Logan Coach Horse Trailers
Tip: Use the search box (left column) to find the proper part, accessory or aftermarket product.
How to Train Your Horse To Trailer Load
If you're having trouble loading your horse, I strongly suggest the investment of $4.99 in my trailer-training course.
- Download and print from your home computer
- 5 days, 5 chapters
- Learn at your own pace
An excerpt from Trailer Training: An Easy guide to the Proven Methods of John Lyons:
Next, go put on your track shoes, you'll need them. This is an excellent method to teach your horse to actively seek out an open trailer and load himself – but you'll work your tail off. This also has the drawback of not doing much to teach the horse to back himself off – so you'll need to fall back and practice "on and off." Having said that, it's pretty cool to have your horse "hunting for" an open trailer door instead of balking forty feet away.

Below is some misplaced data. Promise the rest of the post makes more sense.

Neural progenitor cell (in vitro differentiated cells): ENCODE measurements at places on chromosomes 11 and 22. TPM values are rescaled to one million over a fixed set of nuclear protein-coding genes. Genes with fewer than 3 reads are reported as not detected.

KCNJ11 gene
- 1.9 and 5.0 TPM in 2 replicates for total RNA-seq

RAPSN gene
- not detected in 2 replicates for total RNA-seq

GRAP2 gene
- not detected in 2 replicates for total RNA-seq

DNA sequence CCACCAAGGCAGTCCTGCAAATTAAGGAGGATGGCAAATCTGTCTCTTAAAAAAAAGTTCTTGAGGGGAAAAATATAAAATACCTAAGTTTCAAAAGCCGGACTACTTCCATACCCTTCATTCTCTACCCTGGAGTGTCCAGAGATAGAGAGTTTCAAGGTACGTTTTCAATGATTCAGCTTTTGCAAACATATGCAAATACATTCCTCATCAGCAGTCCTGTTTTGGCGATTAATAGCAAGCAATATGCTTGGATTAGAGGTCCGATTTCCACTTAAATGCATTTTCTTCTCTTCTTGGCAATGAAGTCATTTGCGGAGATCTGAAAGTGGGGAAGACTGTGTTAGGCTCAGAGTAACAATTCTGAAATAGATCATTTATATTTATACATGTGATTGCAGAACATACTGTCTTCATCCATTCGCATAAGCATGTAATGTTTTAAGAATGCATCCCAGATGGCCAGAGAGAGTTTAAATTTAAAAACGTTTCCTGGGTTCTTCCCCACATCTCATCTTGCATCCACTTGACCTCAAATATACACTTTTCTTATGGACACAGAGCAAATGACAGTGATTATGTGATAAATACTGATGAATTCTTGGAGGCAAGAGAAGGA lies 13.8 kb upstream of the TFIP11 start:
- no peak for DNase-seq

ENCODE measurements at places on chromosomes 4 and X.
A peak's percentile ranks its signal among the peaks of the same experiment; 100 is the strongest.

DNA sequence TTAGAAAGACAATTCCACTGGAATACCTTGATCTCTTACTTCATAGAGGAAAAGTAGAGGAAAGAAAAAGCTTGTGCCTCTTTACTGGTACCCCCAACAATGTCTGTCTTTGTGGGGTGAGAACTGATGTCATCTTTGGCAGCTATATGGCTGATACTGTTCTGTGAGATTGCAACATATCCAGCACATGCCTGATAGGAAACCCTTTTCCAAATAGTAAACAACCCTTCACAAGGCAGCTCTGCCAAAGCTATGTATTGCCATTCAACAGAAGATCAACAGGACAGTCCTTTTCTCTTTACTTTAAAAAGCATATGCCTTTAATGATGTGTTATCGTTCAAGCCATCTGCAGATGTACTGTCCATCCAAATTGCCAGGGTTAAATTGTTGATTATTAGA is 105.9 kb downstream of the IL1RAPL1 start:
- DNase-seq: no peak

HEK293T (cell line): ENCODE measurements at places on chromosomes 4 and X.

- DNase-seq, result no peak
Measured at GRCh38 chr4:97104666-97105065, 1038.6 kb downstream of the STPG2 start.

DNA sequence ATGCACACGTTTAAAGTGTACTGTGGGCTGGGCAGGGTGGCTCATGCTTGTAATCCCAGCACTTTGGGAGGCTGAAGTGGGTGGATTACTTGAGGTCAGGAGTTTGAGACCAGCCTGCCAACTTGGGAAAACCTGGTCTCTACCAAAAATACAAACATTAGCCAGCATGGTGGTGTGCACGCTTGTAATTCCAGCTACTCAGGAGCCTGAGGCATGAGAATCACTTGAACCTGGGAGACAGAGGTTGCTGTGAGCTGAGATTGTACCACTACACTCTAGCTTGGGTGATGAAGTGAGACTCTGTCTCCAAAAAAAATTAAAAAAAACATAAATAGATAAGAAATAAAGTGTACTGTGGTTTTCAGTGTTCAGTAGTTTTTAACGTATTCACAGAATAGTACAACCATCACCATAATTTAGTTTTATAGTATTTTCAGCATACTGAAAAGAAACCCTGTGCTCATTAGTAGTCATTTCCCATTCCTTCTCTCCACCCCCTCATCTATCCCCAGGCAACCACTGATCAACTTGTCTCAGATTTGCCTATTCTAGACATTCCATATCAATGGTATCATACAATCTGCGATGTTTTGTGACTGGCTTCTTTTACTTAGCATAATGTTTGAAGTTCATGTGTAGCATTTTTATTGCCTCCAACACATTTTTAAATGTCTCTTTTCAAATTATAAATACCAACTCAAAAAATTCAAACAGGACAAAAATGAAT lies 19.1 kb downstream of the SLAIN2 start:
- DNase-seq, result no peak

If you're familiar with round penning, parts of this will seem pretty familiar. Get your horse loping around the roundpen at a pretty healthy clip – not nuts, but he should be moving out. Position yourself such that you can ask for an outside turn: As he comes around, walk toward him and "push" his head toward the fence with your body positioning. (It really helps if you concentrate and focus on a small spot to move like his nose.) If you stand behind his withers you'll be pushing him forward, so stay in front of his withers in this case and use your movements to push his nose toward the outside of the pen. Wave your hands, point, snap your whip, do what it takes. Outside turns are famously easy to do because "running away" is exactly what the nervous horse wants to do. (This, as opposed to an inside turn, which is obviously bringing the horse in nearer you – not something they usually want to do when first started.) Turn your horse from circling to the right to the left and back again. Practice until you can turn the horse at a precise spot in your round pen (at the juncture of two panels, for instance).